Trauma is a word that probably gets thrown around too much. When that happens words often lose their accuracy and impact. So what is trauma and what does it have to do with keeping relationships crappy?
o When an experience is overwhelming the brain does not encode the memory of the event(s) in a way that puts a narrative to it and a time stamp on it. Instead it stays implicit in memory taking only the form of body sensations and feelings (i.e. It doesn’t exist in thought; it’s only felt and there is no sense of when these feelings belong to [back then, right now, etc.]).
o Later, when an event or environment or relationship feels similar to the original trauma (which the person is often hyper-vigilantabout and often assigns threat to experiences that are not actually threatening) the person becomes “triggered”. Which means they are vulnerable to remembering the traumatic experience only not through explicit thoughts but rather through painful, disruptive emotions and body sensations. This is re-traumatization.
o In order to not re-experience the trauma the person unconsciously activates behaviors designed to: compensate for failing self regulation, distract from the actual emotions being felt as well as to communicate the need for help.
o This unclear and unprocessed way of dealing with triggered emotions usually upsets other people (especially if they have their own trauma) and causes them to react in ways that only increase the dissociating and compensatory behaviors. In other words, things never get a chance to get better because they are communicating in ways that are too hard for others to understand or deal with.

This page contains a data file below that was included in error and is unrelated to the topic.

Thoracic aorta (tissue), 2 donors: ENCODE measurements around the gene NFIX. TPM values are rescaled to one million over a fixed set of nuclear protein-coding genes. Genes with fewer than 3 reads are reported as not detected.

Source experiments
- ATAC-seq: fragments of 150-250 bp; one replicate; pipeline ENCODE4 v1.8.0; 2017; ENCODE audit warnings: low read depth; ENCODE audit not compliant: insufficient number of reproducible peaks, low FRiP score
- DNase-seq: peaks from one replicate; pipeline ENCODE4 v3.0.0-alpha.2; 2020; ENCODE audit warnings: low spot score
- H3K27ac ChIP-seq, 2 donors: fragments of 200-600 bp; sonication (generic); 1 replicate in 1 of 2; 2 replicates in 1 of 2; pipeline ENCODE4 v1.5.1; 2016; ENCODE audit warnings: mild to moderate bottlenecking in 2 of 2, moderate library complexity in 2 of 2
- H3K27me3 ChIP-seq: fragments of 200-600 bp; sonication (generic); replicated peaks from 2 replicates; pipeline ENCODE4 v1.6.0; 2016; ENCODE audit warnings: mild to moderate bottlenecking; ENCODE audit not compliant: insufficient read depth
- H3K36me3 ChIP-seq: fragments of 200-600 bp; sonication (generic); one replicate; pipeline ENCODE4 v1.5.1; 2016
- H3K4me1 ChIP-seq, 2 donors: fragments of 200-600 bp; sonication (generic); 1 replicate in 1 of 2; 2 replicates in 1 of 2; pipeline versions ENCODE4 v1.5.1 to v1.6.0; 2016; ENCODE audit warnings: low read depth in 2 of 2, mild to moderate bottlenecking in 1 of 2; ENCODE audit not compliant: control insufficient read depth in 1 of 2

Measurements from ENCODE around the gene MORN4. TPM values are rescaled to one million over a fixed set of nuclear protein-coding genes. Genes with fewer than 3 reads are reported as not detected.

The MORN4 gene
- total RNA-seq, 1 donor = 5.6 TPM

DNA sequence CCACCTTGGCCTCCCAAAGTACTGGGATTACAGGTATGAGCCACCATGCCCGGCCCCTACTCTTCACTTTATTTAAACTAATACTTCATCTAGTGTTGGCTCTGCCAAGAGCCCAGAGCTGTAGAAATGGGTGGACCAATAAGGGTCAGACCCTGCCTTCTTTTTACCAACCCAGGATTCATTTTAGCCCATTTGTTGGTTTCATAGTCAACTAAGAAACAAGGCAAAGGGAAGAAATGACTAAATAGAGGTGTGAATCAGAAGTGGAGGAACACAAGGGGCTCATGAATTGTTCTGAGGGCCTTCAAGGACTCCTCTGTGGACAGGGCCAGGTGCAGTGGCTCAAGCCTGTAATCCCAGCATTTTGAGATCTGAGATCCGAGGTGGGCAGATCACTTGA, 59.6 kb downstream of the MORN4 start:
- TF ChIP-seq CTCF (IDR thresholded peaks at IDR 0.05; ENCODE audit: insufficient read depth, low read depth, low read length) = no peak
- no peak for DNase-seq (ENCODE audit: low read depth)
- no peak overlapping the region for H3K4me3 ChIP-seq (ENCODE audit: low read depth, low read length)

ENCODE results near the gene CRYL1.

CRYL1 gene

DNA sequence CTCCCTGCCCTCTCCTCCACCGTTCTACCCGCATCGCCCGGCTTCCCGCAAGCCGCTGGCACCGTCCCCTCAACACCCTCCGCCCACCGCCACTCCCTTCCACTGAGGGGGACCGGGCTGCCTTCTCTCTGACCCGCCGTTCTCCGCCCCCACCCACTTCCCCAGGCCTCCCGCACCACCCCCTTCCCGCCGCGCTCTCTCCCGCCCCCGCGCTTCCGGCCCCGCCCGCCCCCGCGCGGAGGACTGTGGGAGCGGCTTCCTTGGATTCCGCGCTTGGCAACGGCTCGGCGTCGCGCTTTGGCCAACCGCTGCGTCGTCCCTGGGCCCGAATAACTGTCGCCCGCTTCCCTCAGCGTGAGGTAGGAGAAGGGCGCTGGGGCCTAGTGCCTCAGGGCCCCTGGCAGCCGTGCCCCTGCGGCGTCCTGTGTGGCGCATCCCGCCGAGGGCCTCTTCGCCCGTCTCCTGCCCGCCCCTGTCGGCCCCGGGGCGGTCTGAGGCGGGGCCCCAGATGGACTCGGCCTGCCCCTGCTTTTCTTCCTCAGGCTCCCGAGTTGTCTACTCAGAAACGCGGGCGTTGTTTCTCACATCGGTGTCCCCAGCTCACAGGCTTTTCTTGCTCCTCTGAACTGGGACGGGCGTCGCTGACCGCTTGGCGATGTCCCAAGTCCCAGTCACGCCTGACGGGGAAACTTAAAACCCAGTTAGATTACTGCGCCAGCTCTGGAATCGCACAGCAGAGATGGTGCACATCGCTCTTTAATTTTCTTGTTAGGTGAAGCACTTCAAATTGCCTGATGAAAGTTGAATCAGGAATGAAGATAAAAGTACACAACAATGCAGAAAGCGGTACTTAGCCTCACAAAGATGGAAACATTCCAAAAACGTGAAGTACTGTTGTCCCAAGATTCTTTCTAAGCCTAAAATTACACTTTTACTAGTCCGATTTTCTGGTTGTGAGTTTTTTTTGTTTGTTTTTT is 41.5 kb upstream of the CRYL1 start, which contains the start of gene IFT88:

How trauma keeps our relationships crappy
The long and the short is, when trauma causes us to lose trust in others we gain an assumption that vulnerability will equal re-traumatization. Therefore we no longer communicate openly about our needs; to ourselves or to others. Instead our emotions and needs go underground (they become more dissociated or unconscious). Only showing their heads through our body sensations or impulsive/repetitive ways of relating. These ways of relating are often confusing or irritating to others because they signal our needs without us owning our needs (like having a bigger emotional reaction to something than expected but then denying we are feeling passionate about that issue). When the others in our lives are struggling themselves with emotional health this often causes them to react in ways that hurt or upset us and we become defensive (either through becoming combative or avoidant or a combination). This launches a negative relational cycle.
Solving the truama and repetitive relational struggles
Books like "The Body Keeps the Score" and "Parenting From the Inside Out" and "Emotions Revealed" are great tools for learning about this process. As well as therapies such as EMDR, psychoanalysis, psychotherapy, and others. For more on how psychoanalysis or psychotherapy would impact this, see this blog post: http://analogcounseling.com/therapy-blog/what-makes-psychoanalysis-different-from-other-therapies-and-why-its-so-valuable